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Archaeologia Cantiana -  Vol. 69  1955  page 4

THE JUTISH CEMETERY AT LYMINGE    By Alan Warhurst, B.A., A.M.A.

divides Sibton Park from North Lyminge, and along it runs the road from Ottinge to the south west through Yewtree Cross. The road from Lyminge to Rhodes Minnis through Sibton Park traverses the ridge at Yewtree Cross. From the site (Pl. I) the ground slopes gently away on all sides- eastwards into the Elham Valley which accommodates the Nailbourne some 400 yards away; westwards into the grounds of Sibton Park and southwards into the village of Lyminge itself; to the north-east the ground slopes less perceptively towards Ottinge. The eminence on which the site lies is not apparent from the 100-foot contours of the 6 in. O.S. map. Higher chalkland lies less than a mile to the east and west and a little further away to the south.
   Coal borings in the neighbourhood show that in this area there is an appreciable dip of the strata in a north to north east direction. At Ottinge the base of the gault was proved at +125 O.D. whilst at Elham, a distance of 1 1/3 miles north to north east, it had fallen to - 15 O.D. The probable depth of the gault on the cemetery site is + 350 O.D., and is, therefore, presumably, in the zone of Holaster subglobosus. Springs break out at the head of the Elham Valley at New Barn (161.398), Lyminge Church (162.408), Eastbrook Lodge (165.407) and Sibton Park (159.416). 1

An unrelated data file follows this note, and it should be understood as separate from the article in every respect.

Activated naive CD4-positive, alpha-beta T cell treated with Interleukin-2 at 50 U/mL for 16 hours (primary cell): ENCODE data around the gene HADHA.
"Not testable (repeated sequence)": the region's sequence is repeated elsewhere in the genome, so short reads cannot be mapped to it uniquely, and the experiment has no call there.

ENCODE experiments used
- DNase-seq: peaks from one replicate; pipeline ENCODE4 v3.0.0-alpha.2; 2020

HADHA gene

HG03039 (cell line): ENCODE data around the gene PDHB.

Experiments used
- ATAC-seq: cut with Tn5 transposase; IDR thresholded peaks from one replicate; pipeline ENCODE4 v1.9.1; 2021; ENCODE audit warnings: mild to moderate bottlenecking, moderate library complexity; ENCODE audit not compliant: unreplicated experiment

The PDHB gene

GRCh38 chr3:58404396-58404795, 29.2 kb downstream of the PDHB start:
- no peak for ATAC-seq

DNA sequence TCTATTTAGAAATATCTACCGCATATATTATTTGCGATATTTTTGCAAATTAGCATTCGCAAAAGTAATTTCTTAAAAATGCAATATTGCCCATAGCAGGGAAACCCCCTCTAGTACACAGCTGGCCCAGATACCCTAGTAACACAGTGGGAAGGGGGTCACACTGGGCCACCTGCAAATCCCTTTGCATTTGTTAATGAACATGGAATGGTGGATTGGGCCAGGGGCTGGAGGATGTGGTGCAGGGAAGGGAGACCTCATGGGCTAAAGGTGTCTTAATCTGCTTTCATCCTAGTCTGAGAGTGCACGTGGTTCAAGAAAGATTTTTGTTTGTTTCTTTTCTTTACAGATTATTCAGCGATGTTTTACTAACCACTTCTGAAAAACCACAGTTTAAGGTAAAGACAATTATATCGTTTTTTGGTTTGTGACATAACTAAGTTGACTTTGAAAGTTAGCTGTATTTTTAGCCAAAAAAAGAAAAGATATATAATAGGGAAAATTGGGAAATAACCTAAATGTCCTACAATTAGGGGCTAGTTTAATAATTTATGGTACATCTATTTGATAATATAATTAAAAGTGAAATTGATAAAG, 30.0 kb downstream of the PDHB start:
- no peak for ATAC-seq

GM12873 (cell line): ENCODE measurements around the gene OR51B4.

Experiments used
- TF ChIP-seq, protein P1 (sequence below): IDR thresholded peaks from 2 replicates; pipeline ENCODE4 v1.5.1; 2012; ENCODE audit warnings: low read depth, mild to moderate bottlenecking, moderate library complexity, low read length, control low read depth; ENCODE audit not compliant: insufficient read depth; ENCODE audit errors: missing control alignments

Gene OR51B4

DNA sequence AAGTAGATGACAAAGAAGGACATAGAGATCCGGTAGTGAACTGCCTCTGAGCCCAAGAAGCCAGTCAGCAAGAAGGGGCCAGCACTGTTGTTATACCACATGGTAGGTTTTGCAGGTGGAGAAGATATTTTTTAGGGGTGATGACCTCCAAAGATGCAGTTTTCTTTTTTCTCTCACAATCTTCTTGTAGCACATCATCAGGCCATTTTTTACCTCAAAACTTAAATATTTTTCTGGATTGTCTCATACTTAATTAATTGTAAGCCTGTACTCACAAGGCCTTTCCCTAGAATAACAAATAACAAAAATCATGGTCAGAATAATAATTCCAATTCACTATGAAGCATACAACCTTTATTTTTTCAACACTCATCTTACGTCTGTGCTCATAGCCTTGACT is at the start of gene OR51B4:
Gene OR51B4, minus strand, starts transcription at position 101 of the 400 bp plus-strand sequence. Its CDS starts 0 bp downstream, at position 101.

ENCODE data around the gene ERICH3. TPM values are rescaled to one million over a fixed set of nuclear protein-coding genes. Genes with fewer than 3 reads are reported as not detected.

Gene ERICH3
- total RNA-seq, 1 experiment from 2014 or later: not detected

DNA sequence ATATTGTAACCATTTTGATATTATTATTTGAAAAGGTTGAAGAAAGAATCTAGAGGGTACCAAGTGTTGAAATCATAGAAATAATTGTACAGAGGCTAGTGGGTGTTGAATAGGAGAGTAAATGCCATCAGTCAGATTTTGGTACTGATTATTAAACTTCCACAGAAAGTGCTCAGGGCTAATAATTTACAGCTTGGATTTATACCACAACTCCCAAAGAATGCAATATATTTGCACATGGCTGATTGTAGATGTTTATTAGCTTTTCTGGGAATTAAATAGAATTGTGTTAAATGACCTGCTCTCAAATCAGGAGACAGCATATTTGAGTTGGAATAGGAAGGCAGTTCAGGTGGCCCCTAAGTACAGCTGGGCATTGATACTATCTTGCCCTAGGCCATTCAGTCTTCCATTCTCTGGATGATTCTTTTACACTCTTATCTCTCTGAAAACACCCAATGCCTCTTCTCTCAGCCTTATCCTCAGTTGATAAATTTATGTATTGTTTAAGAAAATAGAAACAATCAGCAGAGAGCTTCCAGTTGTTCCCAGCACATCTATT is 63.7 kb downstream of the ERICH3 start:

On the cemetery site the chalk is overlain by a deposit, possibly of alluvial drift, of chalk lumps and loam.

Disturbances in this subsoil are not easy to recognise. The  topsoil is between 8 and 12 in. deep. Iron pyrites nodules occur profusely in the subsoil and their occurrence in grave fill must therefore be of doubtful significance in the absence of any direct evidence for their use.

METHOD OF EXCAVATION
   Differing techniques were adopted in the emergency and in the planned excavations. In the former, in order to conserve time and labour, the topsoil was dug with trenches 2 ft. wide at intervals of 3 ft., at right angles to the excepted alignment of the graves (approximately east-west). The acquaintance gained with the subsoil during this work suggested that with more time and labour available it would be better to clear off the topsoil completely from the area to be investigated. In the summer this was done in squares, 20 ft. by 20 ft., and the grid was laid down at 45 degrees to the grave alignment (Pls. IIa and IIb).
   Due to the nature of the subsoil graves were not always so easy to locate as might be expected on chalkland. Nevertheless the excavation of a grave was only started when its complete outline had been traced
   1. For information on the geology and springs of the area I am indebted to Mr. H. B. Reynolds of the Folkestone Waterworks Company.

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